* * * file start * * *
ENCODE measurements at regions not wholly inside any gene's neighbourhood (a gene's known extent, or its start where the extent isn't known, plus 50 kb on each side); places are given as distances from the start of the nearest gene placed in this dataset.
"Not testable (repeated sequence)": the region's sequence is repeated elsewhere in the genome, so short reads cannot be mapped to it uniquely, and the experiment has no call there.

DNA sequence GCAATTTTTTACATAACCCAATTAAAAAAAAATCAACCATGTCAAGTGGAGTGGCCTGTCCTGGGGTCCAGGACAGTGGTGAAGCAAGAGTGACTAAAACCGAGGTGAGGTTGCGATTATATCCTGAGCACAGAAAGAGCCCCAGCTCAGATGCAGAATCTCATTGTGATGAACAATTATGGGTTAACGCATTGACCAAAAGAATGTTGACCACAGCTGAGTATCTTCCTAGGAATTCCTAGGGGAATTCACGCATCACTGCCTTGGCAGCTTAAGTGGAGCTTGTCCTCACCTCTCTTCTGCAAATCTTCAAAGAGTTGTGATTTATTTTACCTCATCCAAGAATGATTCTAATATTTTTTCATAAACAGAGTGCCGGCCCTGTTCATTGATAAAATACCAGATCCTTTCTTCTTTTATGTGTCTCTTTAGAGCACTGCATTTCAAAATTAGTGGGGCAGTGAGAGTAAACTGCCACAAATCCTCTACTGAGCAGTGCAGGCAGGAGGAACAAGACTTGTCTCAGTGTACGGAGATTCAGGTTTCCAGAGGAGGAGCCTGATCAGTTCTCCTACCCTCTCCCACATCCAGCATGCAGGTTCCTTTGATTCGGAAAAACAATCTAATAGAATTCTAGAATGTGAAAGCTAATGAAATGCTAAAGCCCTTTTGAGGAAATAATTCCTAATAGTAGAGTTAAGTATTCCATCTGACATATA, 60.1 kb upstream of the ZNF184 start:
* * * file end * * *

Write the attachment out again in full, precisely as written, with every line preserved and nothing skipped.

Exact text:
ENCODE measurements at regions not wholly inside any gene's neighbourhood (a gene's known extent, or its start where the extent isn't known, plus 50 kb on each side); places are given as distances from the start of the nearest gene placed in this dataset.
"Not testable (repeated sequence)": the region's sequence is repeated elsewhere in the genome, so short reads cannot be mapped to it uniquely, and the experiment has no call there.

DNA sequence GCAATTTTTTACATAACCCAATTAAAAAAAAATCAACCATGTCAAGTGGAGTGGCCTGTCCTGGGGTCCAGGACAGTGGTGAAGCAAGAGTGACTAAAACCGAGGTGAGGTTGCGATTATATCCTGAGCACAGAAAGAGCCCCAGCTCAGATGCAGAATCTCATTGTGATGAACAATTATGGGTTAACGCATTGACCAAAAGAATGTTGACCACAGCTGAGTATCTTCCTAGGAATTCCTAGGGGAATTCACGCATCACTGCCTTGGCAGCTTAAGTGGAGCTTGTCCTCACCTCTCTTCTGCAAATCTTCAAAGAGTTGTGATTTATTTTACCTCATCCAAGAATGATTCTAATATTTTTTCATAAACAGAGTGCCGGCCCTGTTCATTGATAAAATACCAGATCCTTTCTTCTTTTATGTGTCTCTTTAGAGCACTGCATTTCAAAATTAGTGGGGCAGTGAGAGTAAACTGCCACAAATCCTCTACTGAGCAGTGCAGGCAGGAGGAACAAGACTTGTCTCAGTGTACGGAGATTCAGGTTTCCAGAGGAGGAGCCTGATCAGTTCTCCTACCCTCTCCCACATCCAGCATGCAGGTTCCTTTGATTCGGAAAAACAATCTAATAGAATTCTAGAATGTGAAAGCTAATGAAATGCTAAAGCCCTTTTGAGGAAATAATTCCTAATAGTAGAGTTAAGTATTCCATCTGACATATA, 60.1 kb upstream of the ZNF184 start: